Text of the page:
As he mentioned towards the end of his passage, one of the differences he states is, “1. Signs are what a doctor sees, symptoms are what a patient experiences.” if i might add that when he means what a doctor “sees” also means what is smelt, felt, tasted(in rare cases of diagnosis), hear, and sees or the 5 senses. This is the difference that he is talking about when differentiating between a sign and a symptom. A simpler way to word this is that it is all observed by perspective. A fever can be felt and seen by a doctor making it a sign but it can also be a symptom do to the fact that the patient also experiences the fever. So you are right, but technically it is not a special case because there are also other symptoms/signs that fall under this category.
The esophagus is a muscular tube connecting the throat (pharynx) with the stomach. The esophagus is about 8 inches long, and is lined by moist pink tissue called mucosa. The esophagus runs behind the windpipe (trachea) and heart, and in front of the spine. Just before entering the stomach, the esophagus passes through the diaphragm.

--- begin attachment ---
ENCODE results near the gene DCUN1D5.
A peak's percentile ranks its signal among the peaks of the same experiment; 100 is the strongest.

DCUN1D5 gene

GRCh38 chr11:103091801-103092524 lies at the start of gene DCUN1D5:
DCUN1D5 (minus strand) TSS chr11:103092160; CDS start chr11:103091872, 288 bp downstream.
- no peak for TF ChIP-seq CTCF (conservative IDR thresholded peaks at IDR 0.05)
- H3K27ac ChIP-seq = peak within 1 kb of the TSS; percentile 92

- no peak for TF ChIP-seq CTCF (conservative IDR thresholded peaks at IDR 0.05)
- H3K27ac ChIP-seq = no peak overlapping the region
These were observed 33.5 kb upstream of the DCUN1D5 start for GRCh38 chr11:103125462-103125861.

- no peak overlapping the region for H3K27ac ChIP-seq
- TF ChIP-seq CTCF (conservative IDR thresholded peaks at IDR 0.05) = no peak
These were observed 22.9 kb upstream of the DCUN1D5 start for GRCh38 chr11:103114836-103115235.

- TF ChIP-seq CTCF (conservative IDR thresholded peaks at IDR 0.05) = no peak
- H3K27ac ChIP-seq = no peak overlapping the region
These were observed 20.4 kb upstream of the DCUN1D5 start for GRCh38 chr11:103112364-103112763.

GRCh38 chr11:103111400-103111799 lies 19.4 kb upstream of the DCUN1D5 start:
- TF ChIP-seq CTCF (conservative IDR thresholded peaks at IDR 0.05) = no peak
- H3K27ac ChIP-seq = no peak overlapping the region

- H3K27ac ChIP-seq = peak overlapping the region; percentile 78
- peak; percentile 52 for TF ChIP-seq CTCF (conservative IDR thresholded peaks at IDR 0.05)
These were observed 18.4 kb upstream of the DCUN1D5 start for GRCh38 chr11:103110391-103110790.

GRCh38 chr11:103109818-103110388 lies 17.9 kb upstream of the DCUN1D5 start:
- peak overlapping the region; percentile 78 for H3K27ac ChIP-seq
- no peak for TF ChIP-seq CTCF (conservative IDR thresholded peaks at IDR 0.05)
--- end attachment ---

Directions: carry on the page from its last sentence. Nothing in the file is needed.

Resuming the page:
The upper esophageal sphincter (UES) is a bundle of muscles at the top of the esophagus. The muscles of the UES are under conscious control, used when breathing, eating, belching, and vomiting. They keep food and secretions from going down the windpipe.